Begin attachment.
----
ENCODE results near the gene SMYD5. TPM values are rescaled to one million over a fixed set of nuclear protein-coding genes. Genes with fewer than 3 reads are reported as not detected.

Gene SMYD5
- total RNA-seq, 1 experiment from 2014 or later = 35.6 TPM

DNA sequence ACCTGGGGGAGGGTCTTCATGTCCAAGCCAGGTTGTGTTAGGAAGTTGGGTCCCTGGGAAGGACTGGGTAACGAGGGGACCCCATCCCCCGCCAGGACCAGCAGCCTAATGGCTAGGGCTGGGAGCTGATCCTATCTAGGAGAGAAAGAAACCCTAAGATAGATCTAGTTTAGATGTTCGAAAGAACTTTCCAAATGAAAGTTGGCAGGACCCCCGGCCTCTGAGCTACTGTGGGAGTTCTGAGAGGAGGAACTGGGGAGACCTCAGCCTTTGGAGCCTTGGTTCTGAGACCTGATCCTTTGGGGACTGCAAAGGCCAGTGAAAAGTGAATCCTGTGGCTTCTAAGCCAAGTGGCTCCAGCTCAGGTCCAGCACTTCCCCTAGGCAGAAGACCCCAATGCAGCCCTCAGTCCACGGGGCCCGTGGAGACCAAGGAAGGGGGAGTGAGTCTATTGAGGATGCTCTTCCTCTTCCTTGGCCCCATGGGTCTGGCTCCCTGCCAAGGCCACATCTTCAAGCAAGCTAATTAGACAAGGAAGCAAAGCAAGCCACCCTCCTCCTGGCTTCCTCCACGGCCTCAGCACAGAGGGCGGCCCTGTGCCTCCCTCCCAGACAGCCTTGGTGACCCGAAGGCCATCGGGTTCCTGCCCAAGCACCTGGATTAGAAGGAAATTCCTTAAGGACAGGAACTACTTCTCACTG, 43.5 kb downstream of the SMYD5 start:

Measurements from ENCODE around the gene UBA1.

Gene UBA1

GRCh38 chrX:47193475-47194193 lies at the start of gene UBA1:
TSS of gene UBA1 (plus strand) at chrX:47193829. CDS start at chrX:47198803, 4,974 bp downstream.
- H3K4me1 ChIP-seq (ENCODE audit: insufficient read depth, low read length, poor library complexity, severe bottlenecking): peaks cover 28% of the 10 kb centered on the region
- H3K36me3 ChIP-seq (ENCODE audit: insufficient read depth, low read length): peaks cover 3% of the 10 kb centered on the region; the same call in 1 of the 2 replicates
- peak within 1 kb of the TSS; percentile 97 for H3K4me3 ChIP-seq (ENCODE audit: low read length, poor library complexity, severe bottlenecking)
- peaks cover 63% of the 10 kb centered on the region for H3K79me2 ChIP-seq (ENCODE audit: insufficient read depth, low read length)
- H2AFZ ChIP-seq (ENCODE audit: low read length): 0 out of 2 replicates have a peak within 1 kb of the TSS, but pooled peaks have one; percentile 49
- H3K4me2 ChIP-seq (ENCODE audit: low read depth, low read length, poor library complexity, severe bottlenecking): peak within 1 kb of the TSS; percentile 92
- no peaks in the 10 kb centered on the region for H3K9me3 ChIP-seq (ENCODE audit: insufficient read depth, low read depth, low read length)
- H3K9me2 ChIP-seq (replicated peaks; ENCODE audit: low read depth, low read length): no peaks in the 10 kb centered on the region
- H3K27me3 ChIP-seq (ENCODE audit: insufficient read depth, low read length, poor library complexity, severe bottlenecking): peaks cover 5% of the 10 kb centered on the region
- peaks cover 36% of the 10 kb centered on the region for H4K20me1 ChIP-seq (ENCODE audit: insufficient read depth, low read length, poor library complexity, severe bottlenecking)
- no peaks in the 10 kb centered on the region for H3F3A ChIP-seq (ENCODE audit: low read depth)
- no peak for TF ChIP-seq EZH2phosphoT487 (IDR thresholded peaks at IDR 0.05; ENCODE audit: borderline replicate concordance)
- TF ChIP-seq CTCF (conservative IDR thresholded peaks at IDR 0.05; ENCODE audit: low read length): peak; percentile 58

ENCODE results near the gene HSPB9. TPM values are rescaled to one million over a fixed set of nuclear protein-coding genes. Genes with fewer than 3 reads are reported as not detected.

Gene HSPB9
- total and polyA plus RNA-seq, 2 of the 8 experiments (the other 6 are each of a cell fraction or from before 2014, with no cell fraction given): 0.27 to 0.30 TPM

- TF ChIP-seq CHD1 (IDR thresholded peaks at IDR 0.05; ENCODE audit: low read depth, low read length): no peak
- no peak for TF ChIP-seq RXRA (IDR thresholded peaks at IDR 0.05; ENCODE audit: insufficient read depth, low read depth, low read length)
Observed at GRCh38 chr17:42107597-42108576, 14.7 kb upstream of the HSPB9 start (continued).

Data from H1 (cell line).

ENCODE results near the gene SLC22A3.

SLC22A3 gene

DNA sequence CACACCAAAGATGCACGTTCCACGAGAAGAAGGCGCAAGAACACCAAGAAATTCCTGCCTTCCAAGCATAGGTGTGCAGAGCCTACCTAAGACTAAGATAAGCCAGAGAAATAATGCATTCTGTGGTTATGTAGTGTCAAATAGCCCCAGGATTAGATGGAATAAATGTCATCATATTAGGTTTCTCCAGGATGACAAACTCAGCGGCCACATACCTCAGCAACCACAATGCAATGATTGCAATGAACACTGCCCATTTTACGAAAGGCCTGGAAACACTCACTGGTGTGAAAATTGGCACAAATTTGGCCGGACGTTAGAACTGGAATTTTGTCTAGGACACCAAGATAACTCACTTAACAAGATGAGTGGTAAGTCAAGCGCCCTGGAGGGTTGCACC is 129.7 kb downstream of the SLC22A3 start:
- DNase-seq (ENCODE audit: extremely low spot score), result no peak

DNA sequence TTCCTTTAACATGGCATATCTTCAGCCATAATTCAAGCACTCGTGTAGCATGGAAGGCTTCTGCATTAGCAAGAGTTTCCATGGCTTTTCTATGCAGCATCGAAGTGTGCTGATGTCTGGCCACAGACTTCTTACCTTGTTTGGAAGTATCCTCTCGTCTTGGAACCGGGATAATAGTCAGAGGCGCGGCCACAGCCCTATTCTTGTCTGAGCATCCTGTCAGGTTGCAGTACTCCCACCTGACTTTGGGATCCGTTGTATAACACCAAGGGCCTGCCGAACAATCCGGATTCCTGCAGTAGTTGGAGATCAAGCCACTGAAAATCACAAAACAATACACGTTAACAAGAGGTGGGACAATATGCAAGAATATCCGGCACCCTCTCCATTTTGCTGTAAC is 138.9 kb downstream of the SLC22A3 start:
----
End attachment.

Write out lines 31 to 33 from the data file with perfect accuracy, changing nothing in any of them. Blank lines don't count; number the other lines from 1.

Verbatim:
DNA sequence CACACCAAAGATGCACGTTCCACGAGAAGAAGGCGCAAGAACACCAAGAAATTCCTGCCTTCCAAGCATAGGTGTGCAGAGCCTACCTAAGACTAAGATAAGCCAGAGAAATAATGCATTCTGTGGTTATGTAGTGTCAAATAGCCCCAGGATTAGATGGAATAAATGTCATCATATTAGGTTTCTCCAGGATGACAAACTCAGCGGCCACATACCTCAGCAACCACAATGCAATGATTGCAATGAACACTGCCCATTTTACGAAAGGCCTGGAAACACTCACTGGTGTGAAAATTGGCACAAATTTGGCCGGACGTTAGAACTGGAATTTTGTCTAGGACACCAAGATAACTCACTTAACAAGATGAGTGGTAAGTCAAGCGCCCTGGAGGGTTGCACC is 129.7 kb downstream of the SLC22A3 start:
- DNase-seq (ENCODE audit: extremely low spot score), result no peak

DNA sequence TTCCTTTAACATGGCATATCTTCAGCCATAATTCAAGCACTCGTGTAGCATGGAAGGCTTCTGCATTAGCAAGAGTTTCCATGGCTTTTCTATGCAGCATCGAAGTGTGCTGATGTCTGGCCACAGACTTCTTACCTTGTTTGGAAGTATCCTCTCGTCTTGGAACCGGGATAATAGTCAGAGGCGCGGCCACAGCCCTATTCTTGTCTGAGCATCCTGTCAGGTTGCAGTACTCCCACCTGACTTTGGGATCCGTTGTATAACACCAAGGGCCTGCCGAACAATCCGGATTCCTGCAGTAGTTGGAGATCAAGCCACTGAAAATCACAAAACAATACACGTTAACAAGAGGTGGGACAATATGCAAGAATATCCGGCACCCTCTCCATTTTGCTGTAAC is 138.9 kb downstream of the SLC22A3 start: